Chapter 19

Marketing on a Shoestring

Sell to their needs, not yours.

—Earl G. Graves

There is no doubt that big corporations have resources and abilities not shared by their small business brethren. They have budgets that we can only dream about, experts to do their bidding, even managers to manage their managers. Likewise, we have attributes they do not. Small businesses are far less bureaucratic. We are resourceful. We are nimble and quick. I would venture to say that the only area in which small businesses actually envy big businesses is with regard to their budgets. One ad in the Wall Street Journal might cost a Fortune 500 company $100,000. What kind of marketing could you do with $100,000? But fear not. Marketing need not cost a fortune. There are scores of ways to market on the cheap, look big in the process, and even the playing field.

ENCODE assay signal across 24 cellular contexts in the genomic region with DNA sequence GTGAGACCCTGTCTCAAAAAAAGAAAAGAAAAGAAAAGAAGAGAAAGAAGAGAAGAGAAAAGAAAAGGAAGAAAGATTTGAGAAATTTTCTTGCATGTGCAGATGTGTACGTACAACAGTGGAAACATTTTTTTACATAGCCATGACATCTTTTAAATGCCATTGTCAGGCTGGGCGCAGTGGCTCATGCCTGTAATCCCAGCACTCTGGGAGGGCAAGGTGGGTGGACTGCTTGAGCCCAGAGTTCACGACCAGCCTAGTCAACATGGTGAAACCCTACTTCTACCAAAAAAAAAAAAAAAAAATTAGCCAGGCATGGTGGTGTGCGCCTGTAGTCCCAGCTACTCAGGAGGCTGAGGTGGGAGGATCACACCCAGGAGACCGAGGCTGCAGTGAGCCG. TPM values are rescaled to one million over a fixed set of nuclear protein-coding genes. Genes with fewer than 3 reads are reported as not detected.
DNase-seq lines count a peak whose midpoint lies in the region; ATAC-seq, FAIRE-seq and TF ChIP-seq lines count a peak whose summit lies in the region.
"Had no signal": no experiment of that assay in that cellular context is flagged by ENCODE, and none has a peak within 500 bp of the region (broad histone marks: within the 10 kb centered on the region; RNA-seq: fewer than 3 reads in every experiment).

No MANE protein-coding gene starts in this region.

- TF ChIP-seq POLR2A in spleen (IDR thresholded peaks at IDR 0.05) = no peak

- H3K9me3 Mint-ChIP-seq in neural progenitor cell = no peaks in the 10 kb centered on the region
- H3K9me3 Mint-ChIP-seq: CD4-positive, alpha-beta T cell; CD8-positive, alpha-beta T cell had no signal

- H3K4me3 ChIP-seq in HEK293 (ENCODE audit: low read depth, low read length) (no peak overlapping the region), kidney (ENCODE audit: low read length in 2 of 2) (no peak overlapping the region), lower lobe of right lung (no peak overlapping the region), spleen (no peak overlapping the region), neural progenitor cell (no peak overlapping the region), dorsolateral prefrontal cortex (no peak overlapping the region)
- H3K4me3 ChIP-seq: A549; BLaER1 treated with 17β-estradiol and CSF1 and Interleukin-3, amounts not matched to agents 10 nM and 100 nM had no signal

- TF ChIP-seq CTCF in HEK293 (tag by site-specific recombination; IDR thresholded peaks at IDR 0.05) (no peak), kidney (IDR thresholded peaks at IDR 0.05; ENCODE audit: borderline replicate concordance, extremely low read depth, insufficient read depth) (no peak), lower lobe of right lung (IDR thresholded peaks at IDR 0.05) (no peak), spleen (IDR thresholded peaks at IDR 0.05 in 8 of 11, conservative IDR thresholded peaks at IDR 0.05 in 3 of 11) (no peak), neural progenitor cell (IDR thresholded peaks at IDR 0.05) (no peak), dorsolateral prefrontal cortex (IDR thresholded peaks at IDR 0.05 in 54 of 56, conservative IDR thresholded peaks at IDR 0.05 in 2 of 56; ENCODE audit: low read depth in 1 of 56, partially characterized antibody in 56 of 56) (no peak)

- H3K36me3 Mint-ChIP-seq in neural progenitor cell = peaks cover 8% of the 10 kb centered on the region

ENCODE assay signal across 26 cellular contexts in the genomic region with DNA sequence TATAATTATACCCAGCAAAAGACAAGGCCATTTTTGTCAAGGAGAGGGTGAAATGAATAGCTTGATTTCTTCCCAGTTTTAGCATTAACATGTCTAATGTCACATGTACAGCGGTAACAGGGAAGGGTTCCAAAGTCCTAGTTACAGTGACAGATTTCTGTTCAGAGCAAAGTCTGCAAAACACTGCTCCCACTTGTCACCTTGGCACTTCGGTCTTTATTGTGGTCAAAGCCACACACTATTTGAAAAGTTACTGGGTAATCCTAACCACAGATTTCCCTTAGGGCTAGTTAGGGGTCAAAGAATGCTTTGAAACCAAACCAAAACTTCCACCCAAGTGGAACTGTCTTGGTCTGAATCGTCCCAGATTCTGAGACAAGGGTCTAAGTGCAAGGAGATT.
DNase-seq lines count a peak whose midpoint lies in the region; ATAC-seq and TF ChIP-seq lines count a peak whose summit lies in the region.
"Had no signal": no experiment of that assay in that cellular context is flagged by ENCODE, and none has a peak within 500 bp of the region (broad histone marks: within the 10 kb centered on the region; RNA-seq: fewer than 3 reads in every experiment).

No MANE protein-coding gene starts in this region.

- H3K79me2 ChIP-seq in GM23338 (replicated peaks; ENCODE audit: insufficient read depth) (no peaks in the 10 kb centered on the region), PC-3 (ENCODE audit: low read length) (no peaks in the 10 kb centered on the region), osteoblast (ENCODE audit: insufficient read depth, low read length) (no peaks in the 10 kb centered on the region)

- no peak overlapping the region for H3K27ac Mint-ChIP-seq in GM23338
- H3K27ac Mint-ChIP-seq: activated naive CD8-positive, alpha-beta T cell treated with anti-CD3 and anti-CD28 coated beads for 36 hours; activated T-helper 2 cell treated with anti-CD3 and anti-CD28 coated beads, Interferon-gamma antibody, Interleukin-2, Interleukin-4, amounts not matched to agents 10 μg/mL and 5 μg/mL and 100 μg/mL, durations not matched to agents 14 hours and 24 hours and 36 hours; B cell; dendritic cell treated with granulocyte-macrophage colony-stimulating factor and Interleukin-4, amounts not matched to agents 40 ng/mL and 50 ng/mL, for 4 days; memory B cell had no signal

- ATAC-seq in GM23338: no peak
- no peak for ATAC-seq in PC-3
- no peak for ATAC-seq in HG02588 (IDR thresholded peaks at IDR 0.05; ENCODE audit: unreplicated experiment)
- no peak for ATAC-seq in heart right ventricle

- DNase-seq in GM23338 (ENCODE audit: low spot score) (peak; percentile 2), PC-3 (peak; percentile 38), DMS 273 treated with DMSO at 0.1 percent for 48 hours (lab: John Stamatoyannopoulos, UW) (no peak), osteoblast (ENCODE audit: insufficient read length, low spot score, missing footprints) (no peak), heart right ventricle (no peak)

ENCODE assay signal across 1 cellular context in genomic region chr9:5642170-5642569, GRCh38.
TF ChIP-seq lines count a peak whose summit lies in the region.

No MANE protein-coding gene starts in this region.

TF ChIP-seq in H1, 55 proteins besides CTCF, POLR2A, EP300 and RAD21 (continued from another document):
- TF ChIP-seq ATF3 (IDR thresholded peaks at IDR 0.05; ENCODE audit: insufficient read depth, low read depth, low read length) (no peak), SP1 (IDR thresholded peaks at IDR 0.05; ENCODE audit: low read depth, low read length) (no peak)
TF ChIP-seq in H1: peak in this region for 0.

The Shoestring Ground Rules

Marketing need not cost a fortune to reap tremendous rewards, but first, you have to know the ground rules.

Shoestring Marketing Takes Commitment

If you are like most small businesses, you have one or two or three tried-and-true marketing methods. But shoestring marketing means that you will try, and eventually adopt, several more methods. If three methods allow you to net $150,000 a year, what might you be able to make using six methods? To become a shoestring marketer means that you will try out many methods, test them, see which ones work best, and then add the winners to your marketing repertoire. This will ...

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